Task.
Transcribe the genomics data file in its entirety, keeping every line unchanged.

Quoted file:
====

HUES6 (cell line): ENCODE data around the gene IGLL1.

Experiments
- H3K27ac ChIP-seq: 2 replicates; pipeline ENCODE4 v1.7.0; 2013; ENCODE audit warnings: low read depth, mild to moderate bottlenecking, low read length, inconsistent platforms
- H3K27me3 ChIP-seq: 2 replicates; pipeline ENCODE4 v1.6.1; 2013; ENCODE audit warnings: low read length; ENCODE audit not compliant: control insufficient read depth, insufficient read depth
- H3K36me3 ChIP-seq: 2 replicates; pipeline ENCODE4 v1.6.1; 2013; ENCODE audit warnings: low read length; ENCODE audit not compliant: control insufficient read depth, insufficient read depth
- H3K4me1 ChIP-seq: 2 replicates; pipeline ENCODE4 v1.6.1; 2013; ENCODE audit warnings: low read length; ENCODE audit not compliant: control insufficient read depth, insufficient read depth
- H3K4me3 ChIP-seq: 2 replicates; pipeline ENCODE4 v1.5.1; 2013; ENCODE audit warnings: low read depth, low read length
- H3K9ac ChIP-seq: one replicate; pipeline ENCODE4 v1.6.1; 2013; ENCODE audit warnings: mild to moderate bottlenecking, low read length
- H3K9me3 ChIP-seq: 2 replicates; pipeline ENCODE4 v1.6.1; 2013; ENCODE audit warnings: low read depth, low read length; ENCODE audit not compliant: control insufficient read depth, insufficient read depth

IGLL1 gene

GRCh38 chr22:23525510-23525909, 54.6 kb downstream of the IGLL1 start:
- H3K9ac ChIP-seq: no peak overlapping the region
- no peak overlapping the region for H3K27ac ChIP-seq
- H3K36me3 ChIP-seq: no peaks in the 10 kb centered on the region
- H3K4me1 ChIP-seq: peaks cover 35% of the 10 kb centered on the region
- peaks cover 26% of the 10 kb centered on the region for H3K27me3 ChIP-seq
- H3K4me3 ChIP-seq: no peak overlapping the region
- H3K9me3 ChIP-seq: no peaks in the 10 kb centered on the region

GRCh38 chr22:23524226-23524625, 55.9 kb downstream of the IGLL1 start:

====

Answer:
HUES6 (cell line): ENCODE data around the gene IGLL1.

Experiments
- H3K27ac ChIP-seq: 2 replicates; pipeline ENCODE4 v1.7.0; 2013; ENCODE audit warnings: low read depth, mild to moderate bottlenecking, low read length, inconsistent platforms
- H3K27me3 ChIP-seq: 2 replicates; pipeline ENCODE4 v1.6.1; 2013; ENCODE audit warnings: low read length; ENCODE audit not compliant: control insufficient read depth, insufficient read depth
- H3K36me3 ChIP-seq: 2 replicates; pipeline ENCODE4 v1.6.1; 2013; ENCODE audit warnings: low read length; ENCODE audit not compliant: control insufficient read depth, insufficient read depth
- H3K4me1 ChIP-seq: 2 replicates; pipeline ENCODE4 v1.6.1; 2013; ENCODE audit warnings: low read length; ENCODE audit not compliant: control insufficient read depth, insufficient read depth
- H3K4me3 ChIP-seq: 2 replicates; pipeline ENCODE4 v1.5.1; 2013; ENCODE audit warnings: low read depth, low read length
- H3K9ac ChIP-seq: one replicate; pipeline ENCODE4 v1.6.1; 2013; ENCODE audit warnings: mild to moderate bottlenecking, low read length
- H3K9me3 ChIP-seq: 2 replicates; pipeline ENCODE4 v1.6.1; 2013; ENCODE audit warnings: low read depth, low read length; ENCODE audit not compliant: control insufficient read depth, insufficient read depth

IGLL1 gene

GRCh38 chr22:23525510-23525909, 54.6 kb downstream of the IGLL1 start:
- H3K9ac ChIP-seq: no peak overlapping the region
- no peak overlapping the region for H3K27ac ChIP-seq
- H3K36me3 ChIP-seq: no peaks in the 10 kb centered on the region
- H3K4me1 ChIP-seq: peaks cover 35% of the 10 kb centered on the region
- peaks cover 26% of the 10 kb centered on the region for H3K27me3 ChIP-seq
- H3K4me3 ChIP-seq: no peak overlapping the region
- H3K9me3 ChIP-seq: no peaks in the 10 kb centered on the region

GRCh38 chr22:23524226-23524625, 55.9 kb downstream of the IGLL1 start: